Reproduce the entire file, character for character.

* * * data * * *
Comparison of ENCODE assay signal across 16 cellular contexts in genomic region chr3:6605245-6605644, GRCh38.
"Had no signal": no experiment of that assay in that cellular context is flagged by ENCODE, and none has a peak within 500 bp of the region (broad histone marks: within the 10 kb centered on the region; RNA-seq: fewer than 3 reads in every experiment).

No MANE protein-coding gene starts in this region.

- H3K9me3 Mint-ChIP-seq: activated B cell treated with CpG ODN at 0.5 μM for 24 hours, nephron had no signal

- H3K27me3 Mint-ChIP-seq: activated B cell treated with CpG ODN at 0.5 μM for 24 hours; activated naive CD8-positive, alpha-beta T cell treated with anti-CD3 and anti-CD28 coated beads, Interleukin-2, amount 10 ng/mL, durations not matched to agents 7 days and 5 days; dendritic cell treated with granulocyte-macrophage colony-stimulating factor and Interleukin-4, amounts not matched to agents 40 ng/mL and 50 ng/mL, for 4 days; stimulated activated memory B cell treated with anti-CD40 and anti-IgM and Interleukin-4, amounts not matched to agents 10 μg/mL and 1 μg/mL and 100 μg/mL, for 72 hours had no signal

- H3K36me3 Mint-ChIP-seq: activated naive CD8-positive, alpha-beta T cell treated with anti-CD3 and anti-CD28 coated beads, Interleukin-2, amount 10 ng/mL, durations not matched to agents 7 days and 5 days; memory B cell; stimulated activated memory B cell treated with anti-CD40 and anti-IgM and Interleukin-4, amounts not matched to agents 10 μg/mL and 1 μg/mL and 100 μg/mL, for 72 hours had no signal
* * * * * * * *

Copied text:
Comparison of ENCODE assay signal across 16 cellular contexts in genomic region chr3:6605245-6605644, GRCh38.
"Had no signal": no experiment of that assay in that cellular context is flagged by ENCODE, and none has a peak within 500 bp of the region (broad histone marks: within the 10 kb centered on the region; RNA-seq: fewer than 3 reads in every experiment).

No MANE protein-coding gene starts in this region.

- H3K9me3 Mint-ChIP-seq: activated B cell treated with CpG ODN at 0.5 μM for 24 hours, nephron had no signal

- H3K27me3 Mint-ChIP-seq: activated B cell treated with CpG ODN at 0.5 μM for 24 hours; activated naive CD8-positive, alpha-beta T cell treated with anti-CD3 and anti-CD28 coated beads, Interleukin-2, amount 10 ng/mL, durations not matched to agents 7 days and 5 days; dendritic cell treated with granulocyte-macrophage colony-stimulating factor and Interleukin-4, amounts not matched to agents 40 ng/mL and 50 ng/mL, for 4 days; stimulated activated memory B cell treated with anti-CD40 and anti-IgM and Interleukin-4, amounts not matched to agents 10 μg/mL and 1 μg/mL and 100 μg/mL, for 72 hours had no signal

- H3K36me3 Mint-ChIP-seq: activated naive CD8-positive, alpha-beta T cell treated with anti-CD3 and anti-CD28 coated beads, Interleukin-2, amount 10 ng/mL, durations not matched to agents 7 days and 5 days; memory B cell; stimulated activated memory B cell treated with anti-CD40 and anti-IgM and Interleukin-4, amounts not matched to agents 10 μg/mL and 1 μg/mL and 100 μg/mL, for 72 hours had no signal